Landmark changes improving access to life-saving cervical screenings
Federal Member for Wide Bay and Deputy Speaker of the House of Representatives Llew O’Brien has welcomed changes to Australia’s cervical screening tests that make sample collection less invasive and more convenient for women.
From 1 July next year, all people eligible for a cervical screening test will have the option to collect their own sample, in a change that Mr O’Brien said would offer Australian women more control and choice over their cervical screenings.
“Australia will be one of the first countries in the world to offer this personal collection option through our National Cervical Screening Program,” Mr O’Brien said.
“By giving women the choice of how their screening is done, we are making the process easier, more comfortable and less invasive so that more women get tested.”
Self-collection allows women to use a simple swab, similar to a COVID swab, to take a screening sample themselves instead of having a traditional cervical screening test completed by a clinician.
Currently, self-collection is only available to women aged 30 years or over, who have never been screened, or are two or more years overdue, and it will be rolled out to all people eligible for screening on July 1 2021.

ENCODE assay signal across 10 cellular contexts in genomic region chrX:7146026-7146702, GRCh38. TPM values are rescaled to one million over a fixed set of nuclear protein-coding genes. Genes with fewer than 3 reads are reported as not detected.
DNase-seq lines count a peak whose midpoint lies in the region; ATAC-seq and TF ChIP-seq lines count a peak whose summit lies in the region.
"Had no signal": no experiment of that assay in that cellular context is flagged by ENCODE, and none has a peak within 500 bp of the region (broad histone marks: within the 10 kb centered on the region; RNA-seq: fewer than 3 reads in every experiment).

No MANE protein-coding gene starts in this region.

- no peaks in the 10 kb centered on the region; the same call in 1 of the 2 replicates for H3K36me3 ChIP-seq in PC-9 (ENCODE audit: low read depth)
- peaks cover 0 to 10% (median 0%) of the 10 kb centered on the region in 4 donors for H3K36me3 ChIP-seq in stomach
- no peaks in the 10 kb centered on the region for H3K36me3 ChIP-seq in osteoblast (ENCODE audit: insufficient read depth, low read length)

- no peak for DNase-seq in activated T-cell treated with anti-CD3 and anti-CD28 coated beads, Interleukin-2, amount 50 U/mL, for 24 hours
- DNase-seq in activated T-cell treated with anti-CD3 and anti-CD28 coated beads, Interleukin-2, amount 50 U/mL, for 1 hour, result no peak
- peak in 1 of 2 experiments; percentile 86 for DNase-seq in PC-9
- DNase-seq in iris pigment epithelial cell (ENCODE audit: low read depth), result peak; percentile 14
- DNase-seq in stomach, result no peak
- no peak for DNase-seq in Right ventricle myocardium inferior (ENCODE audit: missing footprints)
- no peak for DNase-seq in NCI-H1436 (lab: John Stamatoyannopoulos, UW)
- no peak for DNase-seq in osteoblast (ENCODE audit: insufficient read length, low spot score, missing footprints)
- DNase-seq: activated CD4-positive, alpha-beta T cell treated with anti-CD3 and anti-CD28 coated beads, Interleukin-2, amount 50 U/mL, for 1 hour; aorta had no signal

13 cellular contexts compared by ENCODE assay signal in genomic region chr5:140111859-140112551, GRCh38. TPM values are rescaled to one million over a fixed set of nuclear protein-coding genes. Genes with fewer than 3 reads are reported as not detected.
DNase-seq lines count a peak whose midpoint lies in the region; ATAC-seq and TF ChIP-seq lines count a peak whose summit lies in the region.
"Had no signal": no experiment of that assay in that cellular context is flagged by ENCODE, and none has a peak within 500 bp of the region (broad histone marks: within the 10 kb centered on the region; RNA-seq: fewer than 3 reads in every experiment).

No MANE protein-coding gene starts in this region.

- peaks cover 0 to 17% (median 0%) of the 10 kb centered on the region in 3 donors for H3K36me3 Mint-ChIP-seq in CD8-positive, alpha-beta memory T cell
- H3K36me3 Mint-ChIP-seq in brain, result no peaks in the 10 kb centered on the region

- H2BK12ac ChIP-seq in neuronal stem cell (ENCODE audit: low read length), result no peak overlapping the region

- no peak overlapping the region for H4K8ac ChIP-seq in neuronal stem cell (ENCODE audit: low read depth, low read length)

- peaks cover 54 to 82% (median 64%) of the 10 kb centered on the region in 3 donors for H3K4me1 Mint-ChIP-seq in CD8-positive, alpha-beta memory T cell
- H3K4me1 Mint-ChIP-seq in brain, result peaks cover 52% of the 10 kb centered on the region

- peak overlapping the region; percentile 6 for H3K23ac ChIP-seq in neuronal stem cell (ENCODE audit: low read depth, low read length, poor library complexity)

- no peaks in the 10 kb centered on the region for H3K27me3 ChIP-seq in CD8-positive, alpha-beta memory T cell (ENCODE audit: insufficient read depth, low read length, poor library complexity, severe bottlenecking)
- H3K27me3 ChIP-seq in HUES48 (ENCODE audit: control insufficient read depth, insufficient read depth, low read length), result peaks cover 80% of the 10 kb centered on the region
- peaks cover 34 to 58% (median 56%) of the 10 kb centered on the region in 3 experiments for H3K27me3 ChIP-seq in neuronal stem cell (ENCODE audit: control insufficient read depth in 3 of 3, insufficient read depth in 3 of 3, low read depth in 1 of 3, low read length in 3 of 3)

Minister for Health and Aged Care Greg Hunt said the move was expected to improve overall screening participation rates, especially in under-screened populations including Aboriginal and Torres Strait Islander women, as well as culturally and linguistically diverse women.
“The self-collect tests will be accessed through health care providers, including GPs, ensuring these experts continue to play a critical role in supporting patients with cervical screening,” Minister Hunt said.
“Our Government is expanding the eligibility for cervical screening self-collection through a $3.8 million investment in the Medical Benefits Scheme (MBS).”
“Self-collected samples are as safe, effective and as accurate as clinician-collected tests.”
The National Cervical Screening Program promotes routine screening with cervical screening tests covered by Medicare every five years for women and people with a cervix between the ages of 25 and 74 years.